Pueblo, Colorado is the birthplace of David Packard and the city where he spent a significant portion of his childhood. Pueblo was one of the largest steel-producing cities in the United States, and has played a major role in the agricultural industry of Colorado by hosting the Colorado State Fair each year. The community of Pueblo faces challenges such as generational poverty and food insecurity, but several local organizations and leaders are working hard to ensure a successful future for all of Pueblo’s children and families.
We want local communities, including Pueblo, to be strong and vibrant places where residents can access the resources and opportunities they need to stay well, thrive, explore and grow.
What We Funded
For 47 years, the Foundation funded a wide range of agencies, projects, and programs that enhance the lives of Pueblo’s children, families, and the community as a whole. While we didn’t limit the number of issues that we considered within the context of community, we always strived to ensure that the work complemented or supported the issues our founders cared most about – the environment, children and family support, and access to reproductive health. Click here to read more about the some of the work accomplished by the dedicated leaders and organizations we funded in Pueblo.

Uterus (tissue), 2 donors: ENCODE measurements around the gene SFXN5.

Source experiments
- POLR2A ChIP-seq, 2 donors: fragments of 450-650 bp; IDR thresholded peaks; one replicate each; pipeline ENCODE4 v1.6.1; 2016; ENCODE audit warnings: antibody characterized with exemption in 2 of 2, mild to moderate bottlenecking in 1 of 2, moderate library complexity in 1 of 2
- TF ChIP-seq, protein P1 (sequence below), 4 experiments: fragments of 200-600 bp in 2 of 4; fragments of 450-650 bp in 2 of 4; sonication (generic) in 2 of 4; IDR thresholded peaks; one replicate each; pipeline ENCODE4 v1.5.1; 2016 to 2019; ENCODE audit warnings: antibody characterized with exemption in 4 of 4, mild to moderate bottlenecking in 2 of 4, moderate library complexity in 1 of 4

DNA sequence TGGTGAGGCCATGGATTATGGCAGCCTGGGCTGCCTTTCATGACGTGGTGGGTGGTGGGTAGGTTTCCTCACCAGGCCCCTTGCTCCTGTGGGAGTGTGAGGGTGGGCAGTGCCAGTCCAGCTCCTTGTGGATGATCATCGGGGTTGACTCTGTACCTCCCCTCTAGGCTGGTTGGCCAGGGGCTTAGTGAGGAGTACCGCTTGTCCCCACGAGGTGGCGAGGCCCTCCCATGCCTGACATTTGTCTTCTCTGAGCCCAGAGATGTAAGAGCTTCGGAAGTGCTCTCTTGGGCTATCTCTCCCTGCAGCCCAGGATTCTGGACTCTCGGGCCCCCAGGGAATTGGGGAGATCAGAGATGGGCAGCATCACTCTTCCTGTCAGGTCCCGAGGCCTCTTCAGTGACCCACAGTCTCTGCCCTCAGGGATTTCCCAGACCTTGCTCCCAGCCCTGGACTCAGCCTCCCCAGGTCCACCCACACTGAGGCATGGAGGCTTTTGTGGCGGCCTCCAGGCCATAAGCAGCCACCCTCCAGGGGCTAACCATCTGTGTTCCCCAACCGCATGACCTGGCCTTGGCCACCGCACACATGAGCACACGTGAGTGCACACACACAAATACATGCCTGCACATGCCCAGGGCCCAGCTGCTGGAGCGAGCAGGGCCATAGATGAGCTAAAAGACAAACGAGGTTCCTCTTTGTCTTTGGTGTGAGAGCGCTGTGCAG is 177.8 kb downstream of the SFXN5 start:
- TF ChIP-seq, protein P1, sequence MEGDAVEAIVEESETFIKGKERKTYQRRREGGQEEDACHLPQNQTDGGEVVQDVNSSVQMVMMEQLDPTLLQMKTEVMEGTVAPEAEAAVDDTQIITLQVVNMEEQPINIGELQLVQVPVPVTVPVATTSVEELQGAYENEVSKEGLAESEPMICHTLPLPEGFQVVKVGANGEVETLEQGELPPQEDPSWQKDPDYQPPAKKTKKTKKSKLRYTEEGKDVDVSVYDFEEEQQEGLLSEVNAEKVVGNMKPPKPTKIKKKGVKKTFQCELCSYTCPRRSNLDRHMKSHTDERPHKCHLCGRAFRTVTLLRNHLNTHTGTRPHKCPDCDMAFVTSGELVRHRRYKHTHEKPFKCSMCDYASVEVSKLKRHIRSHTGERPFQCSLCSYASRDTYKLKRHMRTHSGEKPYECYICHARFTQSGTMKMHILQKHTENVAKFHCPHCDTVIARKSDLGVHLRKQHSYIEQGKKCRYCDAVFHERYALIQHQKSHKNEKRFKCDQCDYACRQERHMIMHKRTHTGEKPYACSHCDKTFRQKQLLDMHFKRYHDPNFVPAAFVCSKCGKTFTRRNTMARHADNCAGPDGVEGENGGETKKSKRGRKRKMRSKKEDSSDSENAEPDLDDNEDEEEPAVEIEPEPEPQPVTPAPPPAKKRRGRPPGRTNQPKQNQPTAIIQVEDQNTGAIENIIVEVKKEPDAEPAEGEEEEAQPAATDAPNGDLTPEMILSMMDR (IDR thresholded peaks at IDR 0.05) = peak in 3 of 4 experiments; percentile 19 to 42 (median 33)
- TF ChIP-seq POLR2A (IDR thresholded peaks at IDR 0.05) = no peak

Funding in Pueblo, Colorado had a history of broad-based community support for nearly five decades, and we involved local leaders and citizens as advisors for grants. Whenever possible and prudent, we preferred to make grants that covered a two-year cycle. Our average grant size in Pueblo ranged between $20,000 – $50,000 during that term. We prioritized operational and program support rather than funding capital and infrastructure, while striving to remain responsive to community needs. We also helped to build local leadership, and to work collectively with others toward community change.
Today, the Packard Foundation no longer carries out direct grantmaking in Pueblo. In order to ensure the needs and priorities of the community of Pueblo were carried out by the people closest to the issues, in April 2019, the Foundation together with the Caring for Colorado Foundation launched the new Sperry S. and Ella Graber Packard Fund for Pueblo, an endowment established with a $20 million one-time grant to Caring for Colorado’s Centennial Fund. Named after the parents of David Packard, the fund is now managed entirely by Coloradoans through the Caring for Colorado Foundation. For more information on the Fund for Pueblo, including how to apply for a grant, visit Caring for Colorado’s website here.